Oil markets edgier, as OPEC set to meet in Vienna

SINGAPORE: Oil markets opened cautiously on Thursday ahead of the outcome of an OPEC meeting in Vienna later in the day, with members set to debate the path for an extension of the group’s supply-cut agreement.

The Organization of the Petroleum Exporting Countries (OPEC) will be meeting at its headquarters in the Austrian capital, along with ministers from other oil producing countries, most importantly Russia.

U.S. West Texas Intermediate (WTI) crude futures were at $57.33 a barrel at 0108 GMT, virtually unchanged from their last settlement.

Brent crude futures, the international benchmark for oil prices, had not traded at that time.

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While there has not been an official statement, OPEC and Russia seem set to prolong oil supply cuts, which came into place last January and are currently scheduled to expire next March, until the end of 2018.

There may be a review of the deal in June, should the market overheat amid healthy demand and ongoing supply restraint.

ANZ bank said, “anything less than a nine-month extension to the current production agreement could see the recent sell-off accelerate.”

SOARING U.S. PRODUCTION

One of OPEC’s biggest concerns is rising output in the United States, thanks largely to shale drillers, who are fast gaining market share especially in Asia, the world’s biggest consumer region, and are undermining the club’s efforts to tighten the market.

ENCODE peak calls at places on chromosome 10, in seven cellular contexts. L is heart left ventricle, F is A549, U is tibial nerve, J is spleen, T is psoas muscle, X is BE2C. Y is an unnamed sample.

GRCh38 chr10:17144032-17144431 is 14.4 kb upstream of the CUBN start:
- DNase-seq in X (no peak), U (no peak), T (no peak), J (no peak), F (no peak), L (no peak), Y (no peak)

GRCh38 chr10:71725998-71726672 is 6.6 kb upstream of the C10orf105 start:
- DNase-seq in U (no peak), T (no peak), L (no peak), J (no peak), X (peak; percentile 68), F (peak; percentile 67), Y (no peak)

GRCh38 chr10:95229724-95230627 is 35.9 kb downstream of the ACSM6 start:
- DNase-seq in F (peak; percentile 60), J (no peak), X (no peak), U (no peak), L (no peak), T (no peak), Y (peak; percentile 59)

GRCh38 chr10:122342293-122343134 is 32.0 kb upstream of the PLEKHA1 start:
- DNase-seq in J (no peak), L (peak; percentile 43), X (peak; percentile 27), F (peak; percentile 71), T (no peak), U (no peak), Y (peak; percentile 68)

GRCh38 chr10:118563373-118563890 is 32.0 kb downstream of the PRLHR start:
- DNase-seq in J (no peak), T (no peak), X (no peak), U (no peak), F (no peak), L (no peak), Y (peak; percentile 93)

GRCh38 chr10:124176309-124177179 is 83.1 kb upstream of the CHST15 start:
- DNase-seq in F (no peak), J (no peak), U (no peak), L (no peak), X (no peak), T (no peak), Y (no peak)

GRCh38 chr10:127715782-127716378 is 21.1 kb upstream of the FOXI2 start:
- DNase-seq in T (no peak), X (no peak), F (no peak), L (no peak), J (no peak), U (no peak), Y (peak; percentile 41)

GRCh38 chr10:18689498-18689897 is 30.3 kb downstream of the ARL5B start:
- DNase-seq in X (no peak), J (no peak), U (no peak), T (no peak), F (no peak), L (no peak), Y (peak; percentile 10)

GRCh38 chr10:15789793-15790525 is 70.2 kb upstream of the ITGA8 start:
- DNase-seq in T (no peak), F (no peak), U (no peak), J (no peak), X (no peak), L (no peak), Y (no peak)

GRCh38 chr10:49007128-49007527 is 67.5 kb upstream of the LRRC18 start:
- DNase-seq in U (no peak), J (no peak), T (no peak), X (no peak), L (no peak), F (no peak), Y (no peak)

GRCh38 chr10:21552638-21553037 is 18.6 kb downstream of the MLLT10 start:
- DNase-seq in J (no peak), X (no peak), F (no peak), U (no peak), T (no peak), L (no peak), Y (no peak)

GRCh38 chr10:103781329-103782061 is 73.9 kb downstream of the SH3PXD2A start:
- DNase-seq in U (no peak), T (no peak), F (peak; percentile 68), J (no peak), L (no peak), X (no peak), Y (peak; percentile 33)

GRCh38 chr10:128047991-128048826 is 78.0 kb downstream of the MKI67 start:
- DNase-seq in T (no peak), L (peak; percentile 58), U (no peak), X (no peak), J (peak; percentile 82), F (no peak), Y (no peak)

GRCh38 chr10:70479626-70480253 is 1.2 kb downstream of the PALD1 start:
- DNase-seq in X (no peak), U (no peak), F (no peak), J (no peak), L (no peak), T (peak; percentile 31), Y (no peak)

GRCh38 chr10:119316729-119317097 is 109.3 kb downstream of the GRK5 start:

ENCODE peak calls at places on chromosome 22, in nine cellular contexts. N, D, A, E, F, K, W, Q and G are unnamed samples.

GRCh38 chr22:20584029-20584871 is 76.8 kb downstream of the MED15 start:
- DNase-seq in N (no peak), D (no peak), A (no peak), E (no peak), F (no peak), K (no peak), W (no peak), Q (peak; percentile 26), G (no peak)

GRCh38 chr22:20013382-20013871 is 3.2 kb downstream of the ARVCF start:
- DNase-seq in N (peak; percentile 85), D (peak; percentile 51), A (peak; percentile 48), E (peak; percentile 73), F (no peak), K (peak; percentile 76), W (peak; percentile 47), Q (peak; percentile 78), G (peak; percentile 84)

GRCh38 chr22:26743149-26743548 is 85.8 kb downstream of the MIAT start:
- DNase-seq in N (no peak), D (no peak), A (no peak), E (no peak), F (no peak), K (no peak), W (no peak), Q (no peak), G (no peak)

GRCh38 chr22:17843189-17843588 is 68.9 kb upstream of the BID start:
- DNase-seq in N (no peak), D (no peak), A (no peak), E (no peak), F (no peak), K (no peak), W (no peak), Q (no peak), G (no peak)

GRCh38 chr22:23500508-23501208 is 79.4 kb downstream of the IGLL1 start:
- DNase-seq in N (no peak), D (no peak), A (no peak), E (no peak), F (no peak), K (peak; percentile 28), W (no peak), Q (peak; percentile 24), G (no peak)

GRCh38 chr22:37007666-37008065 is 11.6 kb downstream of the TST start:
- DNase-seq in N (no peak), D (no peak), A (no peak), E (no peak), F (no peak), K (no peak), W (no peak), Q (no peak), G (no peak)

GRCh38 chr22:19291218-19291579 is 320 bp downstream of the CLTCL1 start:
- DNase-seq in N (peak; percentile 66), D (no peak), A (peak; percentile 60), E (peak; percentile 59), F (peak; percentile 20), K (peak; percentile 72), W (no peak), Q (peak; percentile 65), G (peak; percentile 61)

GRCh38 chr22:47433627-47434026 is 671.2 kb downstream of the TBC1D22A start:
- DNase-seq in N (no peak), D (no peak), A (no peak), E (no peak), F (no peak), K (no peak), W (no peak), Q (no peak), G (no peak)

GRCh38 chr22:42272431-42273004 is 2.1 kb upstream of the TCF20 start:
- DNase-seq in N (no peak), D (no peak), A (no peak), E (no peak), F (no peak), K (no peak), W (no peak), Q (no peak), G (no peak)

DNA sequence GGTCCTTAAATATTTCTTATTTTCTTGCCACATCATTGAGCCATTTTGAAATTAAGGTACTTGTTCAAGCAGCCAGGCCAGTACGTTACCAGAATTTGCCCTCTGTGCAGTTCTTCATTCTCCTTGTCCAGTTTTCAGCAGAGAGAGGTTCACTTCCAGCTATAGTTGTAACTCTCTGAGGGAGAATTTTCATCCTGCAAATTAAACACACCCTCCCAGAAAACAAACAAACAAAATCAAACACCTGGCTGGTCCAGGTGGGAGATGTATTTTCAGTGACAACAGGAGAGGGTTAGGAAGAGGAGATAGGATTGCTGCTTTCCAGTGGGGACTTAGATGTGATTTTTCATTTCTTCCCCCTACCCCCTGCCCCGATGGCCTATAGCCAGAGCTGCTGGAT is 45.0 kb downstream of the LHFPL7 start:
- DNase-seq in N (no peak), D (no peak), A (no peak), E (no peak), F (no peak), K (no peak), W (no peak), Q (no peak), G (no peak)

U.S. crude oil production hit a new record of 9.68 million barrels per day (bpd) last week, according to government data released on Wednesday.

Rystad Energy, a consultancy, said it expects U.S. oil production to reach 9.9 million barrels per day in December.

That would bring U.S. output close to levels of top producers Russia and Saudi Arabia.

Despite this, U.S. commercial crude inventories have fallen by more than 15 percent from their March record to 453.7 million barrels, below levels at this time in 2015 and 2016, although they remain above 5-year average levels.

Traders said the fall in inventories was largely down to the two-week interruption of the Keystone pipeline bringing Canadian crude to the United States, and as American companies increasingly export excess crude.

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